Even though the geological record indicates that arid conditions existed for a long time (since the Devonian), the current modern desert flora might have originated in the Miocene, expanded in the Pliocene (after restrictions during moist periods in the Cretaceous and Tertiary), and reached its current distribution only during the Pleistocene. Specifically, the deserts in the North American Southwest are relatively young. Overall richness and uniqueness of desert floras reflect size, age, and isolation of desert areas, with larger deserts typically hosting larger numbers of endemic species. Smaller desert regions and edges of larger regions are often characterized by species that evolved in adjacent more mesic areas and partially adapted to arid conditions. A good illustration is the high incidence of Mediterranean plants in desert areas bordering regions with semiarid Mediterranean climates in all parts of the world. In general, desert floras tend to have high affinity to bordering semiarid climate zones, such as Mediterranean climate-type regions and semiarid grassland. Taxonomical studies of many species groups revealed that desert species have evolved (recently) from nondesert species. Biogeographically, strong floristic links exist between old deserts in North Africa, Middle East, and Asia. Floristic similarities among desert regions stretching from North Africa to Central Asia are particularly obvious since no wide barriers of ocean or humid vegetation exist to restrict plant migration; these floristic similarities are present despite strong climatic contrasts ranging from hot environments in North Africa to the much colder, arid Central Asia deserts. Apparent links between the North American Great Basin and Central Asian deserts might be explained by plant migration across the Beringian land bridge. Clear affinities between the deserts in both Americas can be explained by the Panamanian land bridge. In this respect, the distribution of Larrea shrubs is remarkable. The two recognized species — Larrea divaricata in South America and L. tridentata in North America - are taxonomically and phenotypi-cally very close. It appears that the genus Larrea evolved in South America and migrated only tens of thousands of years ago (bird assisted?) to North America where it quickly became the dominant shrub in all warmer desert areas. Corresponding to the isolation of the Australian continent, the flora of the Australian desert is very different from all other deserts of the world.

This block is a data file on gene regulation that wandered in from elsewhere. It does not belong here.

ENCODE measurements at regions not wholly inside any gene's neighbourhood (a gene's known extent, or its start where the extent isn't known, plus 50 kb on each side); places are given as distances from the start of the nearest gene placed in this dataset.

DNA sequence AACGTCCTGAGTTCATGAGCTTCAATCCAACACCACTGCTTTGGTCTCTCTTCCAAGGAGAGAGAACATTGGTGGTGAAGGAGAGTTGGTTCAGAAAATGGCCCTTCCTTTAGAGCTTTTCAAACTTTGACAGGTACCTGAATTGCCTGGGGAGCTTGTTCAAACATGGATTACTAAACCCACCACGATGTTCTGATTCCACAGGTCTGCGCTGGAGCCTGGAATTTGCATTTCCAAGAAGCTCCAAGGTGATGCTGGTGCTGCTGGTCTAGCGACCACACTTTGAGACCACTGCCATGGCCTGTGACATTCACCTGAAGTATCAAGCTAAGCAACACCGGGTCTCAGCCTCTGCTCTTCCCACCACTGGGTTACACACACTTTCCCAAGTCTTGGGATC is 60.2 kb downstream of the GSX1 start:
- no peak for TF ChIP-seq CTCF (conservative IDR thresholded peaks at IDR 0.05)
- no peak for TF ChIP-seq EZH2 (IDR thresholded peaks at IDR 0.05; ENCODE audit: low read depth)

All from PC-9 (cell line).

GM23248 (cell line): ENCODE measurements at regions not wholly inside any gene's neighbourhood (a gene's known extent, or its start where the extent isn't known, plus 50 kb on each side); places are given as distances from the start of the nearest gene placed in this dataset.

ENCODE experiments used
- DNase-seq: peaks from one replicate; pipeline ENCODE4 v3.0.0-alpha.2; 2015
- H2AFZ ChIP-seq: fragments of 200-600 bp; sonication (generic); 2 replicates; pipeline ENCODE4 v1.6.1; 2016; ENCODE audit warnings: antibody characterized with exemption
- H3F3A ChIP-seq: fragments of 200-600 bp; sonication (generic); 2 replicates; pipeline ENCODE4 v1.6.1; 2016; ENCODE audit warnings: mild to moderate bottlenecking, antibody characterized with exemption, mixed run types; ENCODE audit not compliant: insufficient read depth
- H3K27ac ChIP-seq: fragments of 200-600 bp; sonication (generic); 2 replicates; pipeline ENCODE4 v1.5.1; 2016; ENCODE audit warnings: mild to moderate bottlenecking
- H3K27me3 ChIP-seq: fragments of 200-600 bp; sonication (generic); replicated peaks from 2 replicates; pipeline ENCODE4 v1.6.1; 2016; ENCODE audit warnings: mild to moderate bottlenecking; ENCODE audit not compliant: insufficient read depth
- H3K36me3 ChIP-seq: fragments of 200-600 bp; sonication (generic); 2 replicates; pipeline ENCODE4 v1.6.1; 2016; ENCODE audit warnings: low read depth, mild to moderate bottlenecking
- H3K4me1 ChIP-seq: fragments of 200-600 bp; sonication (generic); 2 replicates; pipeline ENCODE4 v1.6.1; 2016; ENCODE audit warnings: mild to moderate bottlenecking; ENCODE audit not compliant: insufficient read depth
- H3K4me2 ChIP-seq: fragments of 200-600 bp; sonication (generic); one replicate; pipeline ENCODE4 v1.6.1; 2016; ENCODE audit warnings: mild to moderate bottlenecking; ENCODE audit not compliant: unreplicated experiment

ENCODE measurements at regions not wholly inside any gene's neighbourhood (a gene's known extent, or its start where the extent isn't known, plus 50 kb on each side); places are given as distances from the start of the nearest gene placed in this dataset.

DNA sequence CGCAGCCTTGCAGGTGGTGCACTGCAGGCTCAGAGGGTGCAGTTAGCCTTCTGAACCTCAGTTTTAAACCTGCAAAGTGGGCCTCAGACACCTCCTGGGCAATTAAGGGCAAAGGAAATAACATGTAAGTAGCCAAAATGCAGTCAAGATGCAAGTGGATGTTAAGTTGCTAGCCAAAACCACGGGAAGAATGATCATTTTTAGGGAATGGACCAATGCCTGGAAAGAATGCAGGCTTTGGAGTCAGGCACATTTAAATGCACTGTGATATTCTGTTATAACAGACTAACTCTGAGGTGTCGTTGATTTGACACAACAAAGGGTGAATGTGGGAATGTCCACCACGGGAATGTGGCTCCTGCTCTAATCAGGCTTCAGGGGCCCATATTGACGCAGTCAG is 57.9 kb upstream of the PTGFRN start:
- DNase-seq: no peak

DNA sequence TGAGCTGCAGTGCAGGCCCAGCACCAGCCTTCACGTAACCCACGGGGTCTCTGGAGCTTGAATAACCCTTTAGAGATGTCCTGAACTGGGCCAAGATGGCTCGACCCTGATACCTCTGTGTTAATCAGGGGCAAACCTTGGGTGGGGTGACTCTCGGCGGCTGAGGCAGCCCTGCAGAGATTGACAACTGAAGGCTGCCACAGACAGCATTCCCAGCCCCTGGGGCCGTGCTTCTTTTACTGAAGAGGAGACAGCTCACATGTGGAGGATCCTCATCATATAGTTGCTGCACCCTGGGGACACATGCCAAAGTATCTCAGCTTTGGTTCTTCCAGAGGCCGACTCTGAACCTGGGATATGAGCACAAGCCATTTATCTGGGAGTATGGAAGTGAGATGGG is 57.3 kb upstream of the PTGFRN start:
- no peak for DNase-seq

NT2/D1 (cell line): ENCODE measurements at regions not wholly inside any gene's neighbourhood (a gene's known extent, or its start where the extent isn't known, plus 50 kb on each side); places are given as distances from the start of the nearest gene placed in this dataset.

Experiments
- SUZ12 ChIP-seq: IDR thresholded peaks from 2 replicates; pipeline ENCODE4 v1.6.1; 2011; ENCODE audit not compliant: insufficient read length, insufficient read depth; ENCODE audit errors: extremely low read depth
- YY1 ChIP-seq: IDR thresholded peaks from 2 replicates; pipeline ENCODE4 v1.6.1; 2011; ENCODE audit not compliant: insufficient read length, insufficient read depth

Dominant plant life forms in deserts reflect water stress conditions typical for deserts (for a treatment of drought adaptations see the following section). While trees are relatively rare and restricted to more-mesic microsites, a wide range of plant life forms can be found that include many short-lived and seasonal active plants (e.g., annual or ephemeral plants and bulbous plants/ geophytes). The dominant life forms that visually shape
the plant formations are perennial woody plants (mostly shrubs) and fleshy succulent plants (cacti and others). Large succulent species can be dominant in some of the hot desert regions (e.g., the saguaro cactus in the Sonoran Desert). A few plant families are predominant in desert areas. The aster family (Asteraceae) is the most diverse plant family in deserts overall; it is especially numerous in Australia, southern Africa, the Middle East, and North America. Some deserts can be dominated by grass species (Poaceae). Some plant families have their global center of diversity in deserts and most likely evolved here. Notable examples are the chenopods (Chenopodiaceae) that are diverse in arid and semiarid regions of Australia, North America, and from the Sahara to Central Asia. The New World cacti (Cactaceae) are another example of a group of species rich in deserts but relatively sparse in other biomes.
Deserts are home to some of physiognomically extremely unusual plant types. Worth mentioning in this respect are plant characters as the Joshua trees of the Mojave Desert (Yucca brevifolia), the famous Welwitchia of the Namib (Welwitchia mirabilis), and the boojum tree (Figure 10) of the Sonoran Desert in Baja California (Fouquieria columnaris). Exactly why and how deserts host these exceptional plant types is not clearly understood and such 'Dr. Seussification' of the desert flora deserves systematic study.
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